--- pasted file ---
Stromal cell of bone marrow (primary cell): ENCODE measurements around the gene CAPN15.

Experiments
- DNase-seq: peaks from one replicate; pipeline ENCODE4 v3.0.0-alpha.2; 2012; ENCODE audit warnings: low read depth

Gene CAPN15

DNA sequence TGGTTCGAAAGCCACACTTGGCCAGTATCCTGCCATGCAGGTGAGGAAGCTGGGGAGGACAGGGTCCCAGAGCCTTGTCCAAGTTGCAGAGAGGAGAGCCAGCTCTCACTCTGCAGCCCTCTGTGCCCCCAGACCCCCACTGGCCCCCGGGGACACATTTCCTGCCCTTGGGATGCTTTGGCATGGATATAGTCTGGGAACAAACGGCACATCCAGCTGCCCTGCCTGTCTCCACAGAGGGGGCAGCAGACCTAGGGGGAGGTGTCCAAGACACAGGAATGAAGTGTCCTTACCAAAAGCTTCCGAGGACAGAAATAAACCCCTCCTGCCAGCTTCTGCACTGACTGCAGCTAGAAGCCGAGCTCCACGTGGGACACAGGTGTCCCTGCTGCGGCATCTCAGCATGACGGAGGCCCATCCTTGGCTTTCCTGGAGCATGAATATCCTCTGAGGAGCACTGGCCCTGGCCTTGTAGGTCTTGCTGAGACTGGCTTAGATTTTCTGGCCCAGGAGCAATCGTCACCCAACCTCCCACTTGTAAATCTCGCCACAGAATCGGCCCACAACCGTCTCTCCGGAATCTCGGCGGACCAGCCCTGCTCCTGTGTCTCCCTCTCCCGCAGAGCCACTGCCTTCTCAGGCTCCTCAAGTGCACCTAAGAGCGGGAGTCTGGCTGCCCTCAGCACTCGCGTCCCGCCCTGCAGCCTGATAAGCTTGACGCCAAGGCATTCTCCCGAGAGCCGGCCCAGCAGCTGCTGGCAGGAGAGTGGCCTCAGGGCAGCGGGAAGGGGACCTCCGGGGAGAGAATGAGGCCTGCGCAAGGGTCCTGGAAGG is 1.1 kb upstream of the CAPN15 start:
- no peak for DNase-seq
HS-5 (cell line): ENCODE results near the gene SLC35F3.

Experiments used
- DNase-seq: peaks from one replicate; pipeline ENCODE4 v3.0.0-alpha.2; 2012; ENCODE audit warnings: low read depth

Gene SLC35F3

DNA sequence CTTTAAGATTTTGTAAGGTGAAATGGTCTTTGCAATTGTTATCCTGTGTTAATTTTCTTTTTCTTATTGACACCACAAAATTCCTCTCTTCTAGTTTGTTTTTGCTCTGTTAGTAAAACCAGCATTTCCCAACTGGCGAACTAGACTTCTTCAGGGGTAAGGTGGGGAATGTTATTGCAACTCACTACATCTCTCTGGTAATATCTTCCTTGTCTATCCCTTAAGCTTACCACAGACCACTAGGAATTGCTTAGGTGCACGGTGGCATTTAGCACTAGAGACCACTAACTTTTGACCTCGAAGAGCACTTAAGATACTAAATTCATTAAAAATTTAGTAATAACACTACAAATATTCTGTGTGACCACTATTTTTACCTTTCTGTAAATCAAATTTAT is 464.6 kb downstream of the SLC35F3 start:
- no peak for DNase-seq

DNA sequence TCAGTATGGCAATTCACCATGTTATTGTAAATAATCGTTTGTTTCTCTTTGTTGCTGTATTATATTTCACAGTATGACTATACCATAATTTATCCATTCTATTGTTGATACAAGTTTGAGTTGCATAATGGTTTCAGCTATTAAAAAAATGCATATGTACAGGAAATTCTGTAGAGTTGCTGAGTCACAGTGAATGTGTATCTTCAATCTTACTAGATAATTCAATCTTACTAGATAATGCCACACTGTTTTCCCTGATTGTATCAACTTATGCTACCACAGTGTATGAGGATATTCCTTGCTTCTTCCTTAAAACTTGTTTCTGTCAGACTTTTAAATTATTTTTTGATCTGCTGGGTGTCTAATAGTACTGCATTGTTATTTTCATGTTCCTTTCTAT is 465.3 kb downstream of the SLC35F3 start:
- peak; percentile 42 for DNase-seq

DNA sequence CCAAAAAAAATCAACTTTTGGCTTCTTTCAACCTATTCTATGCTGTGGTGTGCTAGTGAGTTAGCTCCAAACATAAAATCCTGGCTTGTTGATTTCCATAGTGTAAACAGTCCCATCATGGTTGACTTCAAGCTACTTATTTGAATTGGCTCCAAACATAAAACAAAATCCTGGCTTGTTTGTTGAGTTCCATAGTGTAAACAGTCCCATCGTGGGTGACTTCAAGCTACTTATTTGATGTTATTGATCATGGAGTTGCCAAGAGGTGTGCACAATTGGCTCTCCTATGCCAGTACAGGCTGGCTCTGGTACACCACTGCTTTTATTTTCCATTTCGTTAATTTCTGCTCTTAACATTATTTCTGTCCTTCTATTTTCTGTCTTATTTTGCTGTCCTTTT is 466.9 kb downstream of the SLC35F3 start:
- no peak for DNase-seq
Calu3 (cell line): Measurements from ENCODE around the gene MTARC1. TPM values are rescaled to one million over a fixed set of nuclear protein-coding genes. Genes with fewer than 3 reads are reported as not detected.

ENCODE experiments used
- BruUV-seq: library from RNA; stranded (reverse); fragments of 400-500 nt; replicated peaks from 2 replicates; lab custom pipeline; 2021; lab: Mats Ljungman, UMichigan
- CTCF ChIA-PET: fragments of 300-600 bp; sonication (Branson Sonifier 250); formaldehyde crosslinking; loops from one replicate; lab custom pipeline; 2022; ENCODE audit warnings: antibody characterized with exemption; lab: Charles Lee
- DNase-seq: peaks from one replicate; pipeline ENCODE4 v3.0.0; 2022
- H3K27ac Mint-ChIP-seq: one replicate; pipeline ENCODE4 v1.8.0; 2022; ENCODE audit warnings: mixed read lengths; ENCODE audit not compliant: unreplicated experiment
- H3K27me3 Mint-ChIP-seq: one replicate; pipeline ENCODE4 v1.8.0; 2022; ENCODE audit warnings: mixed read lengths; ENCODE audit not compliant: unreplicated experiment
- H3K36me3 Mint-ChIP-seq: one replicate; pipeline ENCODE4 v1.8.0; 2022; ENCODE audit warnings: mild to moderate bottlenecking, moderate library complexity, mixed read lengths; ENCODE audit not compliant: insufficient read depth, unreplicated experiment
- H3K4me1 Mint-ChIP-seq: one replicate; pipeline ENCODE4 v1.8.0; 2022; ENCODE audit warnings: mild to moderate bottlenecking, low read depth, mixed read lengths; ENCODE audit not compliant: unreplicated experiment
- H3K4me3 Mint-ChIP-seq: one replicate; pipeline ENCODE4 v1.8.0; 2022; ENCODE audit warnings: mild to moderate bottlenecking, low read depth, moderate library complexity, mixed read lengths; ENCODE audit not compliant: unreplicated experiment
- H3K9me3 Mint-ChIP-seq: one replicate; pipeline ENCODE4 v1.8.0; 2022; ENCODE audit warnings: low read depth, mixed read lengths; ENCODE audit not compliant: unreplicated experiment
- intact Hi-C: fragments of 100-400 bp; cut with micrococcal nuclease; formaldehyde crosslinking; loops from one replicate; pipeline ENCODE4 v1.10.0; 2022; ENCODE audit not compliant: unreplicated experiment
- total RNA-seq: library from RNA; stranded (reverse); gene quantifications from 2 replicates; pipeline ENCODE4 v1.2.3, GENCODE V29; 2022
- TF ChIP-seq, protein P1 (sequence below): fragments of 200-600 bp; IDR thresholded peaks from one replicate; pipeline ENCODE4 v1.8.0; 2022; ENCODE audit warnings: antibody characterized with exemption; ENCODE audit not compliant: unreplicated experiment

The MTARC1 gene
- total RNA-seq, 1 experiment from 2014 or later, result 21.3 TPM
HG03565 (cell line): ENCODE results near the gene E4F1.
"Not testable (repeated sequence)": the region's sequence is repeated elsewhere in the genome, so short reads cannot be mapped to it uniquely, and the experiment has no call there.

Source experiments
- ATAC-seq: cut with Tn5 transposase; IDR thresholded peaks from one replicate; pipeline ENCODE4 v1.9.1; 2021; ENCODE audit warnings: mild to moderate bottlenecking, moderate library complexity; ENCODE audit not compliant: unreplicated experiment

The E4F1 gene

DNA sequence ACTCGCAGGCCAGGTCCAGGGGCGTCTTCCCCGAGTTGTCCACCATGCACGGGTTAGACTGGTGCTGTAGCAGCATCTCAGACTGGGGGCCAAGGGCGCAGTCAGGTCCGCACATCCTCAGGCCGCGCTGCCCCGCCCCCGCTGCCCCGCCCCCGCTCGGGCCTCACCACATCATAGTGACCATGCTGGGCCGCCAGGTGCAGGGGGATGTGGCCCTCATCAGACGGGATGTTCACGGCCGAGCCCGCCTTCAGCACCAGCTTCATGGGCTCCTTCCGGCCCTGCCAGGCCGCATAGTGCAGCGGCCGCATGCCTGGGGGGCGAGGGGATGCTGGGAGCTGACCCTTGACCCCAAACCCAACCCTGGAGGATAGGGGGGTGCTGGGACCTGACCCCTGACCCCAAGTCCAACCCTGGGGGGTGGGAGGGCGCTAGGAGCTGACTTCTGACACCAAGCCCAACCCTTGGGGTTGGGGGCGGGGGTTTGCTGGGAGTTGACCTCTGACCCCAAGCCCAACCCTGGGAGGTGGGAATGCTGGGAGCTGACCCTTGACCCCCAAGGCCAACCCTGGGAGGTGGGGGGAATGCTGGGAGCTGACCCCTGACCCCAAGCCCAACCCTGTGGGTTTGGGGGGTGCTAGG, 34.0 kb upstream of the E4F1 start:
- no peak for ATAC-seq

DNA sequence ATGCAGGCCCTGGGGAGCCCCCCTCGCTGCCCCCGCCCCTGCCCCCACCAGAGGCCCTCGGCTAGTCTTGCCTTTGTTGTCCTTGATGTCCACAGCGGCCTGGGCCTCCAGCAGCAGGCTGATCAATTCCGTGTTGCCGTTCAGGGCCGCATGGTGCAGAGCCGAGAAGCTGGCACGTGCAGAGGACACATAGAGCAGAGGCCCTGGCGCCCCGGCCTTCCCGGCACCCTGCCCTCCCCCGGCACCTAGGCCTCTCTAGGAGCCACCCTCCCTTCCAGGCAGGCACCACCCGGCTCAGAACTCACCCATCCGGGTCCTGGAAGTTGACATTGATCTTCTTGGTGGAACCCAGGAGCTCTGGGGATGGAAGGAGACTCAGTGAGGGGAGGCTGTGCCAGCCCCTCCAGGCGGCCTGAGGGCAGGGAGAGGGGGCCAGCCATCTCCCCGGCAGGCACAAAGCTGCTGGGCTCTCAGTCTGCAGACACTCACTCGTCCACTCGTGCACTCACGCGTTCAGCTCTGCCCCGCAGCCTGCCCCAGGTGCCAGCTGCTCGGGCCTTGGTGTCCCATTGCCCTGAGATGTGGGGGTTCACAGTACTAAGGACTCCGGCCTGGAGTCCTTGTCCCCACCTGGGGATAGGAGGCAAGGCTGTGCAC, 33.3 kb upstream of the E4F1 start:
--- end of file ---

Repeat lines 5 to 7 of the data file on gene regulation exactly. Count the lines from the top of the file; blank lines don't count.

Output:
DNA sequence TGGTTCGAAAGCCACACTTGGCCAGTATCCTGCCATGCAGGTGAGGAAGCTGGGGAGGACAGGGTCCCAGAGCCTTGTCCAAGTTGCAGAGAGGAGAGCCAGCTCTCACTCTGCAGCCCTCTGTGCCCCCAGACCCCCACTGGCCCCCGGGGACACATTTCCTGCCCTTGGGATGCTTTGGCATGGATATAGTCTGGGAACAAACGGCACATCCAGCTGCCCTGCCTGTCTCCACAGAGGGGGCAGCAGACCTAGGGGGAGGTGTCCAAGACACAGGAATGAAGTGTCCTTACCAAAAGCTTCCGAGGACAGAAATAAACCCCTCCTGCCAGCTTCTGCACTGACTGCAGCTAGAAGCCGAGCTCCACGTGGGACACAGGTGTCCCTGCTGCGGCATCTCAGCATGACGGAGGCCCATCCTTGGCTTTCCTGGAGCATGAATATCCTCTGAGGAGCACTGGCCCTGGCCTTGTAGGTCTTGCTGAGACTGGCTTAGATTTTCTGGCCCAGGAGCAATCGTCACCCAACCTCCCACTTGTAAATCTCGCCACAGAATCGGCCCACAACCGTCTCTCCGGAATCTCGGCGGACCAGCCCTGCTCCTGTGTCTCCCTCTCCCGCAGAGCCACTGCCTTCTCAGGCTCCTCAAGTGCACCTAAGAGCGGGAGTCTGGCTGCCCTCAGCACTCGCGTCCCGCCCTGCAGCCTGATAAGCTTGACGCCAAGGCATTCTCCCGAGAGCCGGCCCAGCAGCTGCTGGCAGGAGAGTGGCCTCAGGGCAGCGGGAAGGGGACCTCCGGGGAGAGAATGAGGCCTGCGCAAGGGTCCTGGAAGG is 1.1 kb upstream of the CAPN15 start:
- no peak for DNase-seq
HS-5 (cell line): ENCODE results near the gene SLC35F3.